In Variety‘s Up Next, we asked four Oscar winners to pick the one person who represents the future of Hollywood.
Pedro Almodóvar describes his scripts as making a dish. “They need a lot of cooking time in the oven,” he says. Applying that logic to “Parallel Mothers,” it took about 10 to 12 years. Almodóvar has been writing since he was a child, but his initial goal was to be a novelist. But life had different plans — in the form of 23 scripts (so far) and an Oscar for original screenplay for “Talk to Her” (2002).
Almodóvar is in love with many in film today, but he absolutely gushes over Julia Ducournau, who penned “Titane,” which will be representing France for the international feature Oscar. He calls her movie “amazingly brilliant and completely schizophrenic. She has great promise, and I will continue to follow her.” Ducournau has revered Almodóvar’s work her entire life.
What was your process for creating “Parallel Mothers,” and how did it differ from “Talk to Her”?
PEDRO ALMODÓVAR: The genesis of my stories is a long one. It starts with a series of notes, and I take that and eventually turn them into scripts. But I work on them for a very long period of time. This doesn’t mean I’m working on them every day. I work on them until there’s something about them I don’t like, and then I set them aside. In the meantime, I’m also making films. “Parallel” had a film within a film, which was very risky. During the lockdown, I had the time to dive into the script, think about it and fix the issues.
How did you get into writing?
The truth is, I’ve written all my life, but I never went to school. I taught myself how to write. If I’ve learned anything, I’ve learned by doing it, which is the best way to learn.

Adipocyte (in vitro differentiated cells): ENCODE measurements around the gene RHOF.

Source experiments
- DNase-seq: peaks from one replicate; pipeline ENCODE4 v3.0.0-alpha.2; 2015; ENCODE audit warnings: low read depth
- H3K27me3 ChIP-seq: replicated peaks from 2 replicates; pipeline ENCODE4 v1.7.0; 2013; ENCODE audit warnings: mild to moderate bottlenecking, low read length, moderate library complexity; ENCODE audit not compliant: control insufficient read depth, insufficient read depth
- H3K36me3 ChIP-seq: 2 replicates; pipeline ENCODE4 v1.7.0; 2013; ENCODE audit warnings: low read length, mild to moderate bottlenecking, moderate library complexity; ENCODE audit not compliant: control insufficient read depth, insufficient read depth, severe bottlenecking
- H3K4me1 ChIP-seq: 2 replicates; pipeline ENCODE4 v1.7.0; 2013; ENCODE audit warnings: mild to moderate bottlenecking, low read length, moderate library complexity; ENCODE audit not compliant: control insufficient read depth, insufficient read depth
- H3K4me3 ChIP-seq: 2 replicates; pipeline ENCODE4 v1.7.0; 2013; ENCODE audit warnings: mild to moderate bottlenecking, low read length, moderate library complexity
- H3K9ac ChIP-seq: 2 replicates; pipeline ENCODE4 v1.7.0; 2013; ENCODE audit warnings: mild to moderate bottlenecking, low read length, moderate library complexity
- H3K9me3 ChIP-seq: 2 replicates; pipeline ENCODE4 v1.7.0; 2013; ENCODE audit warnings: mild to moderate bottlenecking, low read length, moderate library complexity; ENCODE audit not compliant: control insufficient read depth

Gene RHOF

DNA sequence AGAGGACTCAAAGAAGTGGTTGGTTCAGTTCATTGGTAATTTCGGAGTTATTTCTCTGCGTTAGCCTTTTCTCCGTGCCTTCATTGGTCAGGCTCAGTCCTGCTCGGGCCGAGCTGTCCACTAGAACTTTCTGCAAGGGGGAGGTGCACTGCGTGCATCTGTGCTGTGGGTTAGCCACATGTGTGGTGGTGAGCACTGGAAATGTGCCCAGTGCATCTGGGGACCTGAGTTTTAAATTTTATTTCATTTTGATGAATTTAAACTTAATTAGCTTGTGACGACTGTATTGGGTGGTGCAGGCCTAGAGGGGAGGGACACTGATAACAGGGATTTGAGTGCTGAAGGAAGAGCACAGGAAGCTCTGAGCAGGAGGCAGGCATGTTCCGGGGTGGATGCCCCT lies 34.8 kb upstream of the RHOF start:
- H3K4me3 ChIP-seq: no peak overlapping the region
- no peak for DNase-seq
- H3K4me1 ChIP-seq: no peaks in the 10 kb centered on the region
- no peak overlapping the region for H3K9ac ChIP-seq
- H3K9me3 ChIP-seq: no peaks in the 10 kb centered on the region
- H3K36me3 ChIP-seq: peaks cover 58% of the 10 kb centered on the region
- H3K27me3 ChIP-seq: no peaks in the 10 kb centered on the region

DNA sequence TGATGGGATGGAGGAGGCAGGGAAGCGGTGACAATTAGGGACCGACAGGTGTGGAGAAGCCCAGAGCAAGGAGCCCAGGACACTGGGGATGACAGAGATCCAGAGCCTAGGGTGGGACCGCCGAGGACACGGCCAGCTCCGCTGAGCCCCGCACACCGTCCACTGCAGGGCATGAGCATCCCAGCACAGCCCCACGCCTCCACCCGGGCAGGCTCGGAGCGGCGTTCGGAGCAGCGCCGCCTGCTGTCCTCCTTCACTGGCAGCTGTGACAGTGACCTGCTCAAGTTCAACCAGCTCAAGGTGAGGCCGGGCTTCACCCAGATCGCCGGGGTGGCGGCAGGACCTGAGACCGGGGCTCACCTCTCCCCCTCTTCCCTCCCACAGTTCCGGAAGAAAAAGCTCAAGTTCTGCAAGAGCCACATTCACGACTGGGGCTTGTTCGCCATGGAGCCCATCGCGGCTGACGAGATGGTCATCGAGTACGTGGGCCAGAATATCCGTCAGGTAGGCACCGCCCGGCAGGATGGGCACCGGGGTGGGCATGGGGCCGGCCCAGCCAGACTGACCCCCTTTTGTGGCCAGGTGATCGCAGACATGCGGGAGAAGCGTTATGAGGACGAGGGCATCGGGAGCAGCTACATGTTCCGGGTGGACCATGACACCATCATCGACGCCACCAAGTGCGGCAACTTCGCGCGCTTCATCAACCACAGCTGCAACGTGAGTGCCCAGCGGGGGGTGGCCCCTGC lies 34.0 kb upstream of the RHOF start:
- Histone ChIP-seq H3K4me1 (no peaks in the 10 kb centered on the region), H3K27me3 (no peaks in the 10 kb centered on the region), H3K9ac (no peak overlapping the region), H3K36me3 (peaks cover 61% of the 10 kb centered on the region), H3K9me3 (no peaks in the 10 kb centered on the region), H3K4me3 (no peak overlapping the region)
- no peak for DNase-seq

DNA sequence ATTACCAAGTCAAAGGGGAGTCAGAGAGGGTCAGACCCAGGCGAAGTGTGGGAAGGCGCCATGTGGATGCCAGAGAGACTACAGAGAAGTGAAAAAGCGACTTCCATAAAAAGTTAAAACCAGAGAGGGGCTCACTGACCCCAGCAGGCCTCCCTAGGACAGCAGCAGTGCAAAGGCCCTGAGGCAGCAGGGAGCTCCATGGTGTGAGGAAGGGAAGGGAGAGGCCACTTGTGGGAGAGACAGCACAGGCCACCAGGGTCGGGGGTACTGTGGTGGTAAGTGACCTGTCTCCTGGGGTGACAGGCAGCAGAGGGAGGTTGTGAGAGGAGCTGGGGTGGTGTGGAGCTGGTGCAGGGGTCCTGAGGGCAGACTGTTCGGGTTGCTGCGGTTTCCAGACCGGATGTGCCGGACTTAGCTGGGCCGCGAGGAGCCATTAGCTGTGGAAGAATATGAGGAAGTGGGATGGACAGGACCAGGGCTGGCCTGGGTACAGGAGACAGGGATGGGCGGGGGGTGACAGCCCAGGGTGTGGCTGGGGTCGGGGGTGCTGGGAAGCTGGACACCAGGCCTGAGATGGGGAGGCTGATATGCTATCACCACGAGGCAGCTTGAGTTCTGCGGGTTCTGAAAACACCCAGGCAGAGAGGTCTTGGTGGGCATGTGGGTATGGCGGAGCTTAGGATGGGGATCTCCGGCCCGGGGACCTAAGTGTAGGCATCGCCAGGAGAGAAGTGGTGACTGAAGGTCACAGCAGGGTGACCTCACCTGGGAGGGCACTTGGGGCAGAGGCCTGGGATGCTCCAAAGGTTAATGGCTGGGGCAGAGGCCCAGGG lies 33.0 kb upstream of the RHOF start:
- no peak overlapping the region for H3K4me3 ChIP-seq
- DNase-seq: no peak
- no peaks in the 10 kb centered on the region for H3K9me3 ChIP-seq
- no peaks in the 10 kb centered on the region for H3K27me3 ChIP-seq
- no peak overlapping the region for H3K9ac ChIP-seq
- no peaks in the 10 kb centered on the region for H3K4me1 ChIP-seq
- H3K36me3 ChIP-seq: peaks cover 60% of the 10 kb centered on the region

What are you working on next?
We’re in the midst of working on this film “A Manual for Cleaning Women,” but it’s still to be seen whether it’s going to be the next film. It should be the next film, but I can’t say with certainty. It would be, in fact, my first feature film that will be in full English.
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How does it feel to be named “Up Next” by Pedro Almodóvar?
JULIA DUCOURNAU: It feels amazing, especially coming from Pedro Almodóvar. I’m very happy that somehow he could relate to how I’m trying to tell stories differently. I see him as the master of emotions, someone who can bring them up like no one else.
What’s your process of constructing a script as crazy as “Titane”?
It wasn’t easy at all. I think “Titane” is the hardest script I had to write, even though I’m very young in my career. I’ve never struggled as much as I did for this for many reasons. First, I was terrified of people’s expectations for my second film after “Raw.” Second, I also struggled with my own expectations. I felt I had given everything I had to “Raw,” and I was afraid I didn’t have anything else to offer, especially love. That’s something that took a long time to find in me.
What are you working on next? I can’t say anything about it. I’m trying to think what to say, not to give anything away, but still say something. … For the next one, I hope to go further with love.